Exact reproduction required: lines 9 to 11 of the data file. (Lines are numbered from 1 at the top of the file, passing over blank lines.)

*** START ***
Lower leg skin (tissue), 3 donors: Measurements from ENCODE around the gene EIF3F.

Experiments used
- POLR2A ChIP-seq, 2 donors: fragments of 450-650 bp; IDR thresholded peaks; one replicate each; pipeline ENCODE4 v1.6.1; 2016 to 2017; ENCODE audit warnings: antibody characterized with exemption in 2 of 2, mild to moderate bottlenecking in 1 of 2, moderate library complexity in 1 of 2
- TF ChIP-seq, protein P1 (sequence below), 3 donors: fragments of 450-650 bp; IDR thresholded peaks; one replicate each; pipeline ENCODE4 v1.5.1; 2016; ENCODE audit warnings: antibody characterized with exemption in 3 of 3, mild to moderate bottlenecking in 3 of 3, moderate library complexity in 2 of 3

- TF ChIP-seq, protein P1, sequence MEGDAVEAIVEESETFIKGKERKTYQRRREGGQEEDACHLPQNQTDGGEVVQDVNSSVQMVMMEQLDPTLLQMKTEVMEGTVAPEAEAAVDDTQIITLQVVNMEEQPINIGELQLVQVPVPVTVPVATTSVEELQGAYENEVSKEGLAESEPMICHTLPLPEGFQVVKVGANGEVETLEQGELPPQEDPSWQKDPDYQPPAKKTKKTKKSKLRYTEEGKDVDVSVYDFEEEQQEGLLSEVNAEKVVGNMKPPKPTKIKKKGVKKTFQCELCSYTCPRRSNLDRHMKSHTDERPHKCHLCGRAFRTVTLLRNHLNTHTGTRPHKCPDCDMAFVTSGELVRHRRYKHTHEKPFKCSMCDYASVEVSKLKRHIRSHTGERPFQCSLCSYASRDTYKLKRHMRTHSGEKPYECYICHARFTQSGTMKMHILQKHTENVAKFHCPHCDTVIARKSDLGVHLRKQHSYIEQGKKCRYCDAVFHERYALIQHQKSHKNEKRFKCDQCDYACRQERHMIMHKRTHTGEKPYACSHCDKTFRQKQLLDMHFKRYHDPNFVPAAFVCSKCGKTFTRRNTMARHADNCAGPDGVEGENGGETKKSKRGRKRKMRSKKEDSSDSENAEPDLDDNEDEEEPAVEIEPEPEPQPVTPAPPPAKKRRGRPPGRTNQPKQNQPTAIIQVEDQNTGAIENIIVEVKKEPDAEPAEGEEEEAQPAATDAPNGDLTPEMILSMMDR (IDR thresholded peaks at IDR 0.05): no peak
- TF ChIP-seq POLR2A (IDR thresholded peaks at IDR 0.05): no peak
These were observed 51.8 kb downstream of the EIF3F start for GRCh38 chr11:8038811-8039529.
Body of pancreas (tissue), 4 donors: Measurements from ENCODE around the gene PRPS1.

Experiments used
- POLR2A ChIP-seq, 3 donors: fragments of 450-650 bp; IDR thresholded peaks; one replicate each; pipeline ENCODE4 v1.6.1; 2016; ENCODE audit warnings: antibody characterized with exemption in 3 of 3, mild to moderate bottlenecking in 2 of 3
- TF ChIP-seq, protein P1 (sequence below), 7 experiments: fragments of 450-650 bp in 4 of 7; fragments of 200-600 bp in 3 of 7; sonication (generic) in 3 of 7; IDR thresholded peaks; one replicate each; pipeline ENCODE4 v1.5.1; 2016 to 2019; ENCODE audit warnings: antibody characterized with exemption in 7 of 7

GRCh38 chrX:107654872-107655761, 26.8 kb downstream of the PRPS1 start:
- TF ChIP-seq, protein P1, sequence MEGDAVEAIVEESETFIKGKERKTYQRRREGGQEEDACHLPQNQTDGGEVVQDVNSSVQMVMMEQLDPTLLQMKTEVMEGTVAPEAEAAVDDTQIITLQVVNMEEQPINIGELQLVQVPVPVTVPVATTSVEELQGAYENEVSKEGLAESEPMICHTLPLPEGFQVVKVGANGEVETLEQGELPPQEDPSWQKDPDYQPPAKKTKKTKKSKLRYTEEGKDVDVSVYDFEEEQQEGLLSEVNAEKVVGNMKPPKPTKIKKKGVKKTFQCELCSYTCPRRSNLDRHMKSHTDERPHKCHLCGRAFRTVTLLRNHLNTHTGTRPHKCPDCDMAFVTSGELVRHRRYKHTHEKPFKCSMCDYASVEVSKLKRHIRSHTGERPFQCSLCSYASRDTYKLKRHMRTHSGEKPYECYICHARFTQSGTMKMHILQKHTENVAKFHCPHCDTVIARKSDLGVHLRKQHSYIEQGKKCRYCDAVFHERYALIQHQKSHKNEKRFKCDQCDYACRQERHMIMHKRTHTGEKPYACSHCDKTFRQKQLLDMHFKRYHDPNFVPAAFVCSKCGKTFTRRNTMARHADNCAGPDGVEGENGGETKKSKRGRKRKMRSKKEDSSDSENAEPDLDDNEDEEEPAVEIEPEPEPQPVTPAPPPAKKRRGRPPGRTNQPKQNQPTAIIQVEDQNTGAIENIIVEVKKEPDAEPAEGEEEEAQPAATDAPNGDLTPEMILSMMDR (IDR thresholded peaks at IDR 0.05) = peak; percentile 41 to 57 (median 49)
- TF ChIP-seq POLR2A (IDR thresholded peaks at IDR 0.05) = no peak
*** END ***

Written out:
Experiments used
- POLR2A ChIP-seq, 3 donors: fragments of 450-650 bp; IDR thresholded peaks; one replicate each; pipeline ENCODE4 v1.6.1; 2016; ENCODE audit warnings: antibody characterized with exemption in 3 of 3, mild to moderate bottlenecking in 2 of 3
- TF ChIP-seq, protein P1 (sequence below), 7 experiments: fragments of 450-650 bp in 4 of 7; fragments of 200-600 bp in 3 of 7; sonication (generic) in 3 of 7; IDR thresholded peaks; one replicate each; pipeline ENCODE4 v1.5.1; 2016 to 2019; ENCODE audit warnings: antibody characterized with exemption in 7 of 7